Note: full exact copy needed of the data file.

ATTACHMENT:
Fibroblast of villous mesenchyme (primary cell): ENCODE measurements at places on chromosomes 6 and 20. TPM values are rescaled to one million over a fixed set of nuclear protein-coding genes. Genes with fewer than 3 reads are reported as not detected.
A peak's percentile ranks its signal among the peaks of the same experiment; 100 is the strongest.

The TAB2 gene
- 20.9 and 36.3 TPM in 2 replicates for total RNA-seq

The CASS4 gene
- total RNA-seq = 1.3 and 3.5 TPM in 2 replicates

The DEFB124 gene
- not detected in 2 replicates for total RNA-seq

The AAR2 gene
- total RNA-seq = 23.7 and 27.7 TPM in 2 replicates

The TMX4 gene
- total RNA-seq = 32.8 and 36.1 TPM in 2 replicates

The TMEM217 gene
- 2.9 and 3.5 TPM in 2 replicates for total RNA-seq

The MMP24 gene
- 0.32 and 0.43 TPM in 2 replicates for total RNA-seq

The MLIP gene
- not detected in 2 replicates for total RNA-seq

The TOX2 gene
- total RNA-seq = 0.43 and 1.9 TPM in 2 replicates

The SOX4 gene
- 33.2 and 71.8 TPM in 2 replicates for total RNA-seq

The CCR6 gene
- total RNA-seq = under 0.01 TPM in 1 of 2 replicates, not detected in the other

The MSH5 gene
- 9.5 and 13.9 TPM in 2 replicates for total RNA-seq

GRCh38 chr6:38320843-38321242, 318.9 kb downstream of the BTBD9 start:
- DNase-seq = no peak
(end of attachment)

Fibroblast of villous mesenchyme (primary cell): ENCODE measurements at places on chromosomes 6 and 20. TPM values are rescaled to one million over a fixed set of nuclear protein-coding genes. Genes with fewer than 3 reads are reported as not detected.
A peak's percentile ranks its signal among the peaks of the same experiment; 100 is the strongest.

The TAB2 gene
- 20.9 and 36.3 TPM in 2 replicates for total RNA-seq

The CASS4 gene
- total RNA-seq = 1.3 and 3.5 TPM in 2 replicates

The DEFB124 gene
- not detected in 2 replicates for total RNA-seq

The AAR2 gene
- total RNA-seq = 23.7 and 27.7 TPM in 2 replicates

The TMX4 gene
- total RNA-seq = 32.8 and 36.1 TPM in 2 replicates

The TMEM217 gene
- 2.9 and 3.5 TPM in 2 replicates for total RNA-seq

The MMP24 gene
- 0.32 and 0.43 TPM in 2 replicates for total RNA-seq

The MLIP gene
- not detected in 2 replicates for total RNA-seq

The TOX2 gene
- total RNA-seq = 0.43 and 1.9 TPM in 2 replicates

The SOX4 gene
- 33.2 and 71.8 TPM in 2 replicates for total RNA-seq

The CCR6 gene
- total RNA-seq = under 0.01 TPM in 1 of 2 replicates, not detected in the other

The MSH5 gene
- 9.5 and 13.9 TPM in 2 replicates for total RNA-seq

GRCh38 chr6:38320843-38321242, 318.9 kb downstream of the BTBD9 start:
- DNase-seq = no peak